I am going to try to keep this easy, all right?
There’s no need for you to close this site, pack your things and flee to a secluded island.
Don’t let the aperture scare you!
Actually, the aperture is a good friend, it can serve your needs quite magically.
If you are using a point-and-shoot camera, you don’t even have to worry about anything – the camera does it all for you. But if you’re a ‘big’ DSLR camera user, then you might want to have a look into the magical world of the aperture.
So, what is that aperture?
Basically, it is the hole in you lens, or the eye of your camera – opening and closing as you wish.
See? I told you it’s not difficult.
And what does that hole/aperture do?
Well, primarily, there are two types of situations when the aperture can serve you well.
First, when the light conditions in the place where you’re taking photographs are not so good (low-light situations) you can open the aperture wide thus letting more light into your camera allowing it to work more effectively.
And the other kind of situation, the one that I am actually demonstrating here with the pictures, is using the aperture opening to influence the depth of your photographs.
Come, have a look at what I mean, there are plenty of examples here…
This is where I demonstrate the depth of the photograph (people usually call that the ‘depth-of-field’).
The picture on the left-hand side has the front subject in sharp focus while the subjects in the background are out of focus. This is called the ‘shallow depth-of-field’. It is so aptly named – you see shallow, you don’t see deep.
On the other hand, the picture on the right-hand side can be described as one with the ‘great depth-of-field’. See? It really is deep – the subject in the foreground is almost of the same sharpness as the ones in the background.
And you know what?
It’s under your control to decide what kind of picture you want to take – whether it’s the shallow one or the deep one.
Isn’t that awesome?
And yes, it has something to do with the numbers I’ve pasted into the pictures.
The ‘f/number’ that I’ve pasted into the pictures for you is meant to describe the aperture setting I had used while taking the particular picture. In photography, the ‘f’, or ‘f-stop’ or ‘f-number’ is used when the aperture is being discussed.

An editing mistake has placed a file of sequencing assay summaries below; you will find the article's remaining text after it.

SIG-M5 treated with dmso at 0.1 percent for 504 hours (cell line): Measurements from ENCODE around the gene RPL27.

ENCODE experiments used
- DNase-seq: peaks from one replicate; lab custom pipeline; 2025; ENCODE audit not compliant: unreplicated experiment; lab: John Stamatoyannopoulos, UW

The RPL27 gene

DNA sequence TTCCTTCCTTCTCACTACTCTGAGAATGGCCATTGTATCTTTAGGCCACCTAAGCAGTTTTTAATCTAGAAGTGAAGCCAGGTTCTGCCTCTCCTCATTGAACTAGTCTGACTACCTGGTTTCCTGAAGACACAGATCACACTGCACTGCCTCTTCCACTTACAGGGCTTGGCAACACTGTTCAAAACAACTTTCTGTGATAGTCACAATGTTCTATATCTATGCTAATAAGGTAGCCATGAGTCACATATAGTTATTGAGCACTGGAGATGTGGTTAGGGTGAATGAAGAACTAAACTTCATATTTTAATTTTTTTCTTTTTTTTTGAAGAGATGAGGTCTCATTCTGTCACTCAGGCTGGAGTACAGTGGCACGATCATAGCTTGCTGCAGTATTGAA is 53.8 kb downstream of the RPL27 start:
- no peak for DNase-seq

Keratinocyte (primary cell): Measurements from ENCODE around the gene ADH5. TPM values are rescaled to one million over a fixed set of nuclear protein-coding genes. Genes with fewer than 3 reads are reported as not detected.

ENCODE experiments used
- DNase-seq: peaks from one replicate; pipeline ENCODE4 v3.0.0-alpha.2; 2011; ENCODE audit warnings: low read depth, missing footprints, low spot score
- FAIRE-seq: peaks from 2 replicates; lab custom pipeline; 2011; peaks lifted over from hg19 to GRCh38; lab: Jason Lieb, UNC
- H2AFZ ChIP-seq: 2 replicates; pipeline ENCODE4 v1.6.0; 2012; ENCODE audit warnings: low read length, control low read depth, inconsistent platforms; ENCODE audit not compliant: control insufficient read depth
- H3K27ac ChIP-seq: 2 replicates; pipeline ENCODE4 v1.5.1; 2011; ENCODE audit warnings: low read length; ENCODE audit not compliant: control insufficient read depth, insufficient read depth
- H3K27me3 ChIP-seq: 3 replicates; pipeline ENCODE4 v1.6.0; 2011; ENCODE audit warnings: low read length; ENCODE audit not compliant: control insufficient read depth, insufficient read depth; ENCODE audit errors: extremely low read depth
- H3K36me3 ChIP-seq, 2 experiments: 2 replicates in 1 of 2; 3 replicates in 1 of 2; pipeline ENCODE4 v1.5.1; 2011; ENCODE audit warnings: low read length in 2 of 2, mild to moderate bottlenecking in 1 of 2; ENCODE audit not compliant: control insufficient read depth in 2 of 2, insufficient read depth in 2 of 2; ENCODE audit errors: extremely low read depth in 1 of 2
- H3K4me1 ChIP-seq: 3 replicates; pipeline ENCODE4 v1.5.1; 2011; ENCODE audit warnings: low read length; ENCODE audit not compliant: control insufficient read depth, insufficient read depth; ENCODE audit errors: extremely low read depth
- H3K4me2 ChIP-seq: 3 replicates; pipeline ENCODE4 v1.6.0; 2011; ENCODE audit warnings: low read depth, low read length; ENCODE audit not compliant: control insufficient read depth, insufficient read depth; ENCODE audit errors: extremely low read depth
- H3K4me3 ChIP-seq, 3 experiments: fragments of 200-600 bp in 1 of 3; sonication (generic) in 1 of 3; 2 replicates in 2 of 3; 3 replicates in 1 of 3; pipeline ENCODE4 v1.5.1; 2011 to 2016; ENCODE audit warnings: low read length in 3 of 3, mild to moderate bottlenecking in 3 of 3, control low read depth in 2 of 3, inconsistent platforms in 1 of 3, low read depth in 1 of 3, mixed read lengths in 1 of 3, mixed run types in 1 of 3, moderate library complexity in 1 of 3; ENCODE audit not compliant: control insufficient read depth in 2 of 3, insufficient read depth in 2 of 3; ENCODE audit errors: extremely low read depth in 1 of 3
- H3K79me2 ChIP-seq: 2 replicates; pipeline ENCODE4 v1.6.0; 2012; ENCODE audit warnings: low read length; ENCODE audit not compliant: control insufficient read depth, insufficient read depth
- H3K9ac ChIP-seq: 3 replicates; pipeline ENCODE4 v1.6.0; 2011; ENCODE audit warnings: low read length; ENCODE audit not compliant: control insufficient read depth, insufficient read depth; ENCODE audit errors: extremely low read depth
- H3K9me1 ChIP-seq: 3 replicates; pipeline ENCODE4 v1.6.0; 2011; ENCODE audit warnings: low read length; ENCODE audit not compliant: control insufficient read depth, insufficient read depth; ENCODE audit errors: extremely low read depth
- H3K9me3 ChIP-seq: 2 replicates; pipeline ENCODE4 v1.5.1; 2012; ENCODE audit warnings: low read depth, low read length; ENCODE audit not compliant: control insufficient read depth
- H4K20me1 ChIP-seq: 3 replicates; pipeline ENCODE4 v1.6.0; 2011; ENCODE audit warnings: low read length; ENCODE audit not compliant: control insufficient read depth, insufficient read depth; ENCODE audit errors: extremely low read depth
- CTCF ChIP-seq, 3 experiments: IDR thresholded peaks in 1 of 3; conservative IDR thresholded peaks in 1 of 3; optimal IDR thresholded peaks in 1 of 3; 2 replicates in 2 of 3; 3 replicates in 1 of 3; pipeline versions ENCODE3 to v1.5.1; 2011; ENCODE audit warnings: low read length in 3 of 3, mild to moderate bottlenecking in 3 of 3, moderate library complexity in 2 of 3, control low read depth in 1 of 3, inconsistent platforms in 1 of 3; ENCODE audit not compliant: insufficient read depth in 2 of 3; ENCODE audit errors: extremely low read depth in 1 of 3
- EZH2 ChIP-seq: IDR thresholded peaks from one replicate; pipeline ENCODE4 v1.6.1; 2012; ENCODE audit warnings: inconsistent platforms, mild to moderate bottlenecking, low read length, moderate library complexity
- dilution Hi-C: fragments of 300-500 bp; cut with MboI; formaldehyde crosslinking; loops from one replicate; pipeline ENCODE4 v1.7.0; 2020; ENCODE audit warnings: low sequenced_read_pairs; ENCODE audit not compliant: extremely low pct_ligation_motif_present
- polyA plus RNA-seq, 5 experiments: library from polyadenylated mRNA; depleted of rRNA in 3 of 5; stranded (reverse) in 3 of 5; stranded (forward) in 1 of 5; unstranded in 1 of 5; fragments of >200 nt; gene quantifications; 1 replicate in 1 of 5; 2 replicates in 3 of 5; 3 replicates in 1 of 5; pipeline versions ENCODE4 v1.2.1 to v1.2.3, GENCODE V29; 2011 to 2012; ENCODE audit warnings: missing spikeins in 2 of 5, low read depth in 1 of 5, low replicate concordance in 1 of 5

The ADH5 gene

To practice the control over your camera’s aperture, all you need to do is to search you camera manual and find the little article on the aperture.
Once you find it and learn where that little button is, just do this: go for the lowest numbers (like 2 in my picture) if you want the shallow depth-of-field and go for the highest numbers (like 22 in my picture) if you want the ‘deep’, all-focused pics.
Your lowest and highest numbers might be different than mine since lenses differ in this aspect.
So what’s this again?
Deep or shallow?
Yes, it’s deep, because I had my camera set at a high number – 22 in this case – making everything from the foreground to the background being in focus.
This is another example.
Three happy apples posing just for you.
The front apple is enjoying the focal attention while his friends are standing in the background being out of focus.
Here, all three apples enjoy being in focus.
I’d call this picture ‘One for all, all for one’.
Here, some peas also want you to see what the aperture is all about.
That’s so kind of them.
Low number – shallow depth-of-field.
There are times when you want to isolate your subject…when you want it to be in sharp focus while having the background out of focus. Portraits or food photos are good examples of these situations.
High number – great depth-of-field.
There are different situations when you’ll definitely want to have as many details in focus as possible. Just imagine taking a picture of a landscape, for instance, with all its trees, animals, hills, river, clouds…everything crisp and clear.
Note: I really need to let you know of this fact – the smaller the f-number the wider is the aperture opening. A little technical detail that you can remember or forget right now. I give you the permission.
I hope this all made at least a little sense and was of some help.
I wish you a lot of fun while playing with your aperture.
Go and have fun!
See you soon.
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